GB Power Transition: Get Smart

A report commissioned by the Energy and Climate Intelligence Unit (ECIU) from New Resource Partners finds that an electricity system featuring 50% of generation from wind and solar can keep Britain’s lights on even during an extreme three-week ‘wind lull’ in the middle of winter. And the cost of such a system would be no higher than expanding use of gas-fired power stations.

The report highlights the importance of the four ‘flexibility mechanisms’ – demand shifting, storage, international trade and flexible power plants – as features of the smart grid.

Overview

The analysis used New Resource Partner’s REDM model, drawing on real-world data on wind and solar generation. An extreme three-week ‘wind lull’ (i.e. with little or no wind generation) in the middle of winter was modelled, when electricity demand is at its highest.

It finds that energy security is maintained, with less gas generation capacity needed as back-up than the UK currently possesses. Gas-fired power stations and interconnectors support baseload generation, as demand-shifting and energy storage smooth out peaks in demand.

On cost, the model compares a future UK energy system in which gas capacity increases to cover UK demand once the existing pipeline of renewable projects is complete, against one in which renewable generation reaches 50 per cent. It found that the cost of both systems is broadly comparable, with the high-renewables system proving more expensive initially but becoming cheaper by 2030.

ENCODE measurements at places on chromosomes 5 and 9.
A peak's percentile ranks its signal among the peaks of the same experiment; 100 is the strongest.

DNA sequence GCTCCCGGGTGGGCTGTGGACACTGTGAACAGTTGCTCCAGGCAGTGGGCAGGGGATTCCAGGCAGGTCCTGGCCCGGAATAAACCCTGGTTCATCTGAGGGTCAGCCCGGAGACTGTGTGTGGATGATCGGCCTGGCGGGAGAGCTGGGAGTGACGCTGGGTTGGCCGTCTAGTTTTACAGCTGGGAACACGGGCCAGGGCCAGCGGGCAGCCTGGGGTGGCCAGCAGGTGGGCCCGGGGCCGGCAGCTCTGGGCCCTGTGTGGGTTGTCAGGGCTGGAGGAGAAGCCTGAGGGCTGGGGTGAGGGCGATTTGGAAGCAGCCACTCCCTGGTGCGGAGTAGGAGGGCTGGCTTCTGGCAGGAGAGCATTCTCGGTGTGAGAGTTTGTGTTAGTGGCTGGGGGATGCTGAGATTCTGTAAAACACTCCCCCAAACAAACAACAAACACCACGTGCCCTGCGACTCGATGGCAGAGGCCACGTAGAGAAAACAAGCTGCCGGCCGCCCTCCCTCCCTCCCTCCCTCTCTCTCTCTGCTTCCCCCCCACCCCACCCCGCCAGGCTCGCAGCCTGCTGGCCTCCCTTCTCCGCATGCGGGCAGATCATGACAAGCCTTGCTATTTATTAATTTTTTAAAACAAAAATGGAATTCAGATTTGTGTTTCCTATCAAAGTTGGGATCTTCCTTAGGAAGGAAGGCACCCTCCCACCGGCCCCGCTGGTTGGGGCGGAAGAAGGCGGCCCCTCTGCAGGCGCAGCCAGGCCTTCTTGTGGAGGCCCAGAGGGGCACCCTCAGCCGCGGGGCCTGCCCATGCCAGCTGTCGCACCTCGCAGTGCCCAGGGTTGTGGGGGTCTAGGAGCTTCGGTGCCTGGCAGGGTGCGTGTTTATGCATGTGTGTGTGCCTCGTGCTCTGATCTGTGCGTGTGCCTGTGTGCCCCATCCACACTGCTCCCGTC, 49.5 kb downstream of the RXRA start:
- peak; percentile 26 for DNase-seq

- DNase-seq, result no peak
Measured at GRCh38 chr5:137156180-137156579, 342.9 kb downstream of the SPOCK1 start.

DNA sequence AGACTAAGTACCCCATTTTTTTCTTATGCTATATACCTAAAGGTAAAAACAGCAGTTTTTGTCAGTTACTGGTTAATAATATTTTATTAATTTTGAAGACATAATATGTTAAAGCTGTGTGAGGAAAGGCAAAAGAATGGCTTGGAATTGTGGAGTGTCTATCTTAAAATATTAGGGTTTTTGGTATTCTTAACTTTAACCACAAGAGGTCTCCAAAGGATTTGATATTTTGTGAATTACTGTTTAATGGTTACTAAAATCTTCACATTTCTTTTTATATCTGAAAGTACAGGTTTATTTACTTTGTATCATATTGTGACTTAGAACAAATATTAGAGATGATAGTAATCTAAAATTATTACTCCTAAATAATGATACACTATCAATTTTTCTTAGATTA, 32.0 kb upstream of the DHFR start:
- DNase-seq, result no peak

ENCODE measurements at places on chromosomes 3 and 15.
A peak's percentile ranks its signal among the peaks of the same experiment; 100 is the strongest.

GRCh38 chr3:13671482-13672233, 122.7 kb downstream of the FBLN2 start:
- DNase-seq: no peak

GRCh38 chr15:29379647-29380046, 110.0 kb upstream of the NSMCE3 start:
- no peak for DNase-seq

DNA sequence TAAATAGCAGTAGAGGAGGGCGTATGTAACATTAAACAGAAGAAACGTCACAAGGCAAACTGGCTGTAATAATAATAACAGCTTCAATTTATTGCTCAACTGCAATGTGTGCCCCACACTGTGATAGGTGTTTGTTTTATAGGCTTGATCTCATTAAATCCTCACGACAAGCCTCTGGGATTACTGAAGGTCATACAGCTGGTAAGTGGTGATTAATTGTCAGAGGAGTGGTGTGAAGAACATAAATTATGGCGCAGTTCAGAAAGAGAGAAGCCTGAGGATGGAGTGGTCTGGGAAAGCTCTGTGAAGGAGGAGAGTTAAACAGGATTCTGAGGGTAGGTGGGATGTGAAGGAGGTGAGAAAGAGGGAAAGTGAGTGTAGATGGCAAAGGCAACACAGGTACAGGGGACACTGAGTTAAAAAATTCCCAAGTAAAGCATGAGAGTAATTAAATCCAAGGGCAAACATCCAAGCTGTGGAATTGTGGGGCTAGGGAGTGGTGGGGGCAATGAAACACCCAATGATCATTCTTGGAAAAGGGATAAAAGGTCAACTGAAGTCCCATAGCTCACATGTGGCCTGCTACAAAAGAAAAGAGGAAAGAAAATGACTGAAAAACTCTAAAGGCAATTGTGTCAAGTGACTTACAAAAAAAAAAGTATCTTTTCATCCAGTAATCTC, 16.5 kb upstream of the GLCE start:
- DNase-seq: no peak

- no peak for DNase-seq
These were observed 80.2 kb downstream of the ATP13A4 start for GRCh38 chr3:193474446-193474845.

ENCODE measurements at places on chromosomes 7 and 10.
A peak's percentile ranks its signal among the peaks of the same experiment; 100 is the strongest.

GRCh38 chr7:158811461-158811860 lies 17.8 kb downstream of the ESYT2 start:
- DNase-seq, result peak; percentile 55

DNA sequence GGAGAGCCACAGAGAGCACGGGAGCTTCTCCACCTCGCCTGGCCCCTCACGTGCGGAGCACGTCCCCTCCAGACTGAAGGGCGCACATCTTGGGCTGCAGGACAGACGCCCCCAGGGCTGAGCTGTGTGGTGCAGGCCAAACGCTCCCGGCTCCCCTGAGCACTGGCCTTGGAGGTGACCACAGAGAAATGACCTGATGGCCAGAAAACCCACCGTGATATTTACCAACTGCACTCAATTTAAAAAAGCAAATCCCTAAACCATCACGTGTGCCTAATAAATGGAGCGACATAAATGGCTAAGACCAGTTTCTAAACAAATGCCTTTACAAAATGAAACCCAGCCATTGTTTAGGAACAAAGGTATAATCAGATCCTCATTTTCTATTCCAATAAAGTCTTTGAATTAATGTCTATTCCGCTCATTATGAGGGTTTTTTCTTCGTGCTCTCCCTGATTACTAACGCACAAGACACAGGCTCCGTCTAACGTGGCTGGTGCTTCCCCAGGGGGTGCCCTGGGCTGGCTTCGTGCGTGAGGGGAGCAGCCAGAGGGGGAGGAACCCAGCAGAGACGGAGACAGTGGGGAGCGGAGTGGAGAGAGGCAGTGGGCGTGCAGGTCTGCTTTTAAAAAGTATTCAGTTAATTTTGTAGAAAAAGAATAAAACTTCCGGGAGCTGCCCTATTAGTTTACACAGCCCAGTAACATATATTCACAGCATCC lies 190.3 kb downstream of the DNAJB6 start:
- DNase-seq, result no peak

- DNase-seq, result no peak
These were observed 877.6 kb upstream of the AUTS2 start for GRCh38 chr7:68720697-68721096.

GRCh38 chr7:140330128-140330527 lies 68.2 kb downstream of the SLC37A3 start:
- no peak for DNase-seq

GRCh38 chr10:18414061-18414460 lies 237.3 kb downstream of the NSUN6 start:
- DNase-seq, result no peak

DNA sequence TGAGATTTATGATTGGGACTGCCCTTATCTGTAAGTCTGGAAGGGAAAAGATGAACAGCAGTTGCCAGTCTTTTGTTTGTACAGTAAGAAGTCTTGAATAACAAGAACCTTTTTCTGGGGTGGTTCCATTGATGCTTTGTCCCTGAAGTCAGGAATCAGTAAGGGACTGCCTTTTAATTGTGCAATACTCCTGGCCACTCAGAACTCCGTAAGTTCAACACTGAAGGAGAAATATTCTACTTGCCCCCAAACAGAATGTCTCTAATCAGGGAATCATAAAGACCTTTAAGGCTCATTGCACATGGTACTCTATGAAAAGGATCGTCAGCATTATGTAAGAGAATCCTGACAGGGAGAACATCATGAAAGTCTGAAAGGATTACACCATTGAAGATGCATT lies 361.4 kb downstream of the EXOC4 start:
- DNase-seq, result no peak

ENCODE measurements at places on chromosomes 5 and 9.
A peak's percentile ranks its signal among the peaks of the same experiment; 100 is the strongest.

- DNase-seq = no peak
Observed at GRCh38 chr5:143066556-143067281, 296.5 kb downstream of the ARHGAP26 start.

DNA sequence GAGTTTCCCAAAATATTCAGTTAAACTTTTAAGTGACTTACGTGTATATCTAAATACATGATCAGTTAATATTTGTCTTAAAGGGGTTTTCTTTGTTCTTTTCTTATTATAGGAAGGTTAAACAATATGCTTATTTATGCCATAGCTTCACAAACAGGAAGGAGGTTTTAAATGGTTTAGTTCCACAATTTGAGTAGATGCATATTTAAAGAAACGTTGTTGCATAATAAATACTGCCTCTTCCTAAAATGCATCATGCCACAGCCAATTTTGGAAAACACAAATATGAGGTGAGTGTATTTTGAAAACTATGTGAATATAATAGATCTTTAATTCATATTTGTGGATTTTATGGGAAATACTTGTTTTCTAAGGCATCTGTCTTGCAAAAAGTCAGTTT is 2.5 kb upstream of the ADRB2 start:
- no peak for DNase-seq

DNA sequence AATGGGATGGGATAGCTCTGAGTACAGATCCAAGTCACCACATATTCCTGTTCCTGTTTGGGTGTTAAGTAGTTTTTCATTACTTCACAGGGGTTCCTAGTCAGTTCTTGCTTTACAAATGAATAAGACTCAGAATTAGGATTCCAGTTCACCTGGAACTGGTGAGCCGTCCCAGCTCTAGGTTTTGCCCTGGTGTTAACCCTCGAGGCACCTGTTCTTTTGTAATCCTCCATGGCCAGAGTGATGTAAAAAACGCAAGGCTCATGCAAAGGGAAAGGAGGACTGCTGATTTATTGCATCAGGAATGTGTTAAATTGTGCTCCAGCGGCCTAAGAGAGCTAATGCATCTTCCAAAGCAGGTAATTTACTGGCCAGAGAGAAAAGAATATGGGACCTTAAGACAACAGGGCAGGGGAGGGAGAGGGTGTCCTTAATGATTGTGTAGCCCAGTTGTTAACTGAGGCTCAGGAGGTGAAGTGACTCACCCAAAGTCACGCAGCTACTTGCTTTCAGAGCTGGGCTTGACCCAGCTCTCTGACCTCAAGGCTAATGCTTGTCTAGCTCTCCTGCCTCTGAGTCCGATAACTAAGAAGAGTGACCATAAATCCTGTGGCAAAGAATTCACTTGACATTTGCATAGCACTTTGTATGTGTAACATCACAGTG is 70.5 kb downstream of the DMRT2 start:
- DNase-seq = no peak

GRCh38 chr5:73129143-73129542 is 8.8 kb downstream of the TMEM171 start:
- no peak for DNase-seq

The report was commissioned by the Energy and Climate Intelligence Unit (ECIU) in order to understand the capacity of a smart energy grid to support Britain’s low-carbon transition, and an energy system increasingly dominated by variable wind and solar power.

It found that the four flexibility mechanisms inherent in a smart grid – demand shifting (or demand-side response, DSR), energy storage, trade with Europe via interconnectors and flexible gas-fired power plants – deliver robust energy security even in challenging conditions.

New Resource Partners argues that Government and regulators should support flexible and renewable power technologies, including through the development of more appropriate markets. NRP’s recommendations include building a flexibility market and opening up access; supporting deeper and more liquid energy trading on a last-minute basis, as well as smart local power markets; and more energy trading with European partners.

To download the report, click here.